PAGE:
(UPDATED) Why there is no ad-supported digital business model for journalism

The CJR has an ominous  piece about the “darkening” employment outlook for journalists at digital only publishers like Buzzfeed, Vice, Vox, and so on. It’s a disheartening corrective to the widely held, but pretty much entirely wrong view, that print is failing because it is run by dinosaurs who don’t know how to properly transition from a print to digital world. While print continues to melt (Rogers is preparing to massively shift its magazines to largely or exclusively digital publishing), there’s little indication digital is much in the way of a stable icefloe.

In fact, just the opposite. Mashable basically gave up on news this year, as Gigaom did the year before. Vice has laid off reporters. Buzzfeed recently shuttered its Ottawa bureau after a year or so.

What’s remarkable about the supposed digital behemoths, like BuzzFeed, is how tiny their revenues are. According to the CJR piece, BuzzFeed was expecting revenues of $240 million in 2015, and came in with $170 million. But surely even $170 million in revenues sounds like a lot? Hardly. For comparison that’s how much a newspaper about the size and circulation of the Ottawa Citizen was bringing in ten years ago. (Another comparison: Before it got into trouble and was sold, Gawker was pulling in $55 million a year in revenue, or about what a newspaper with a circulation of 50 to 60,000 would be making today).

To see how serious the problem is we can do a bit of napkin math:

At Postmedia, as a general guideline for the budgeting of digital initiatives, we were told to budget about $90 per person hour. That is, a given employee’s time, adding in salary, benefits, computers, phones, lighting, etc. costs about ninety bucks an hour. For ease of math, let’s make in an even hundred bucks an hour.

Say a reporter spends five hours reporting and writing a story, a photographer spends two hours on the shoot, and an editor takes an hour editing the piece and getting it prepped for the various digital platforms and then posted. That basic news story cost $800 to produce and publish.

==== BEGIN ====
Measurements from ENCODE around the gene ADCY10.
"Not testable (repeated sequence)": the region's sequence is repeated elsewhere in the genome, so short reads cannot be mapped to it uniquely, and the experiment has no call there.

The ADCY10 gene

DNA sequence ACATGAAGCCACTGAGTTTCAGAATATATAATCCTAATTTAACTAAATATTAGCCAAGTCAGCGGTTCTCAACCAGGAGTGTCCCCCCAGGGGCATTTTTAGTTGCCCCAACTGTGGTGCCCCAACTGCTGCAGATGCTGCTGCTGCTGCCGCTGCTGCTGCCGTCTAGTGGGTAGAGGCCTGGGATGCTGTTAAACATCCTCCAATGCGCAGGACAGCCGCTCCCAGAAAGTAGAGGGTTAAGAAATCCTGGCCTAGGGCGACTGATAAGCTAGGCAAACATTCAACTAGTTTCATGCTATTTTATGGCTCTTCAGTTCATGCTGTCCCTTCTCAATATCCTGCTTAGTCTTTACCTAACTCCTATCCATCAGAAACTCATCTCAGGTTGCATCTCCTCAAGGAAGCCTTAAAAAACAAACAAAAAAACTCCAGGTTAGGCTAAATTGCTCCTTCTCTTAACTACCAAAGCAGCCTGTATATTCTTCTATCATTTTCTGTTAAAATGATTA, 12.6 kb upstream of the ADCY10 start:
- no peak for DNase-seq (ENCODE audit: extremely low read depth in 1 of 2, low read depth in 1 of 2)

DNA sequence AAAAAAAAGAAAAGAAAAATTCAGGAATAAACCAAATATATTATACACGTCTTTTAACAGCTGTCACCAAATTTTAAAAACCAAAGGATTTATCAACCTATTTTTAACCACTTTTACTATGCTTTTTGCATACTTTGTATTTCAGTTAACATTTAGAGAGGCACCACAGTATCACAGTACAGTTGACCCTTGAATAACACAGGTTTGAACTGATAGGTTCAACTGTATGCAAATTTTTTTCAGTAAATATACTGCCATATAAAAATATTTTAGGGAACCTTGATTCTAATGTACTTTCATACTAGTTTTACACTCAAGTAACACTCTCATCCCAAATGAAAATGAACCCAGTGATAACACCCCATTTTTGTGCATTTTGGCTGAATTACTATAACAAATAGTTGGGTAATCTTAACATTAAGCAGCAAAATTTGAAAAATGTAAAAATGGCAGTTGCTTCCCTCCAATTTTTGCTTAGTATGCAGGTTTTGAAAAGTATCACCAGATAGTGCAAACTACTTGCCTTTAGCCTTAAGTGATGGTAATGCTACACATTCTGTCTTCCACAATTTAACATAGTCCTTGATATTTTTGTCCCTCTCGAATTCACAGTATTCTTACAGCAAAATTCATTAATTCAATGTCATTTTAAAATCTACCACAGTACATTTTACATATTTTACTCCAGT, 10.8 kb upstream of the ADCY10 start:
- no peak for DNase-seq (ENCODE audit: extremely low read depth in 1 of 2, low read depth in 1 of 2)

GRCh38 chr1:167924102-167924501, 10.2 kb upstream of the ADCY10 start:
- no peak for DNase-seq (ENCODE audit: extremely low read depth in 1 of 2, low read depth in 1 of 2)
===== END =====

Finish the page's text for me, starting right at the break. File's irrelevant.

The effective CPM for news on websites in Canada is between $5 and 8$ (a thousand impressions nets about five bucks). Make it ten bucks. Say there are three ads on the page, so you get 30 bucks for every thousand page views (which is pretty generous). To simply cover the costs of the story, you would need to get 26000 page views, at the minimum. And forget about making any profit.

I don’t know what sort of numbers they get at the Globe or Star or NYT or WSJ, but at a typical metro daily, that’s a lot of page views. You might get a story or two a day with those sorts of numbers, but the vast majority of news hits do a lot less than that.

I’m sure there are some places getting better numbers than this, but I think this math is, if anything, too generous. The upshot is really unpleasant: There is no generally workable business model for ad-supported local digital news.

This points to the general problem with digital journalism: it has a revenue problem. This might seem obvious, except that a number of well-known and well-paid consultants have made their reputations over the past decade telling desperate publishers that they have a journalism problem, and if they would just fix their newsrooms, the problem would be solved. (I’m going to write a lot more about this at some point. There are axes that need grinding).